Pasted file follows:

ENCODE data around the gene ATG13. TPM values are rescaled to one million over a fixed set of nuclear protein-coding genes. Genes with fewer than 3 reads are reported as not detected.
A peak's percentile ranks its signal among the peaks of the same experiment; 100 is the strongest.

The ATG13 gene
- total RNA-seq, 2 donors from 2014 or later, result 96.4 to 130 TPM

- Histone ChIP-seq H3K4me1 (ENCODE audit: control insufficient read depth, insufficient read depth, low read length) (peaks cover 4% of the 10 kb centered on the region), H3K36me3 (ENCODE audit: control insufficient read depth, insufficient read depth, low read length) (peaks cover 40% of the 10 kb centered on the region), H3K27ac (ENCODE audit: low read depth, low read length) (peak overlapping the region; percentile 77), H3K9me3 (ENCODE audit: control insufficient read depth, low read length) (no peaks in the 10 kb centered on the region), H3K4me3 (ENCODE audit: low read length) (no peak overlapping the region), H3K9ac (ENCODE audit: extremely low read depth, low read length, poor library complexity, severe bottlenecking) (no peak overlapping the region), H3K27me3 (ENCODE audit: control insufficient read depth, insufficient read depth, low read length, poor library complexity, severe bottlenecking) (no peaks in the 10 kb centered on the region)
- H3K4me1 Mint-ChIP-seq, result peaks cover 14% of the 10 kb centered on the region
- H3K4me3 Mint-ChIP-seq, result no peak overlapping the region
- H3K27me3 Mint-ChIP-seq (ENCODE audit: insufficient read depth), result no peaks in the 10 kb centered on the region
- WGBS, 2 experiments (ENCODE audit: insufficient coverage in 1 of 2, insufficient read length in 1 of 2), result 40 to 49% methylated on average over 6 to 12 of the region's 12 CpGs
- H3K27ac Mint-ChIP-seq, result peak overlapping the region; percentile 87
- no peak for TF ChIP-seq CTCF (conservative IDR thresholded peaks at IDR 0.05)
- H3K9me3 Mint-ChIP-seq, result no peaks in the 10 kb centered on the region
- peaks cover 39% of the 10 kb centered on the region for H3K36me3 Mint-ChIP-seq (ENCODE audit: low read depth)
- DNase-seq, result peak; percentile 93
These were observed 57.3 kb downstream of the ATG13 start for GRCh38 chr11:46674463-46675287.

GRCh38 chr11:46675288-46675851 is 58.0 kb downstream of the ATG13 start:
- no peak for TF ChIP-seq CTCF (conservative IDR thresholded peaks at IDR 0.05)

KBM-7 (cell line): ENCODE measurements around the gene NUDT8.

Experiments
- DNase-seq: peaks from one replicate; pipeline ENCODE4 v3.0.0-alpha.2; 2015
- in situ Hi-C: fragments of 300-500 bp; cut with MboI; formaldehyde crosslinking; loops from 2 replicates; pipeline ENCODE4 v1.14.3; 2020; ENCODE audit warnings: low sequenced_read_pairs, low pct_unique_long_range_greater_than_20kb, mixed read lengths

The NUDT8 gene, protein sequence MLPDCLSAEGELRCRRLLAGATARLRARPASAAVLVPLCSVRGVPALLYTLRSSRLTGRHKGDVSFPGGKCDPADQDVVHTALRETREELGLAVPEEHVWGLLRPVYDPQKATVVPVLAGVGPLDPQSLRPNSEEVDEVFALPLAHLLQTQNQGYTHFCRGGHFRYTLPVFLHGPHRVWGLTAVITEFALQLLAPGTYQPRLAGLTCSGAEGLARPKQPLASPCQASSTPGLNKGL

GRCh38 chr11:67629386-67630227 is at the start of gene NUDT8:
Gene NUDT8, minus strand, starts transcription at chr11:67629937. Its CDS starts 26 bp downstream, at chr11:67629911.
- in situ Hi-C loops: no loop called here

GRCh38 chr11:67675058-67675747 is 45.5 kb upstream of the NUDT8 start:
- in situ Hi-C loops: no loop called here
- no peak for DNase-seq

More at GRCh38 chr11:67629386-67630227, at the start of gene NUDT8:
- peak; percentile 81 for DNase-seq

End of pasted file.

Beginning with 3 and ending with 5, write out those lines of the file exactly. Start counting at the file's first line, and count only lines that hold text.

The ATG13 gene
- total RNA-seq, 2 donors from 2014 or later, result 96.4 to 130 TPM

- Histone ChIP-seq H3K4me1 (ENCODE audit: control insufficient read depth, insufficient read depth, low read length) (peaks cover 4% of the 10 kb centered on the region), H3K36me3 (ENCODE audit: control insufficient read depth, insufficient read depth, low read length) (peaks cover 40% of the 10 kb centered on the region), H3K27ac (ENCODE audit: low read depth, low read length) (peak overlapping the region; percentile 77), H3K9me3 (ENCODE audit: control insufficient read depth, low read length) (no peaks in the 10 kb centered on the region), H3K4me3 (ENCODE audit: low read length) (no peak overlapping the region), H3K9ac (ENCODE audit: extremely low read depth, low read length, poor library complexity, severe bottlenecking) (no peak overlapping the region), H3K27me3 (ENCODE audit: control insufficient read depth, insufficient read depth, low read length, poor library complexity, severe bottlenecking) (no peaks in the 10 kb centered on the region)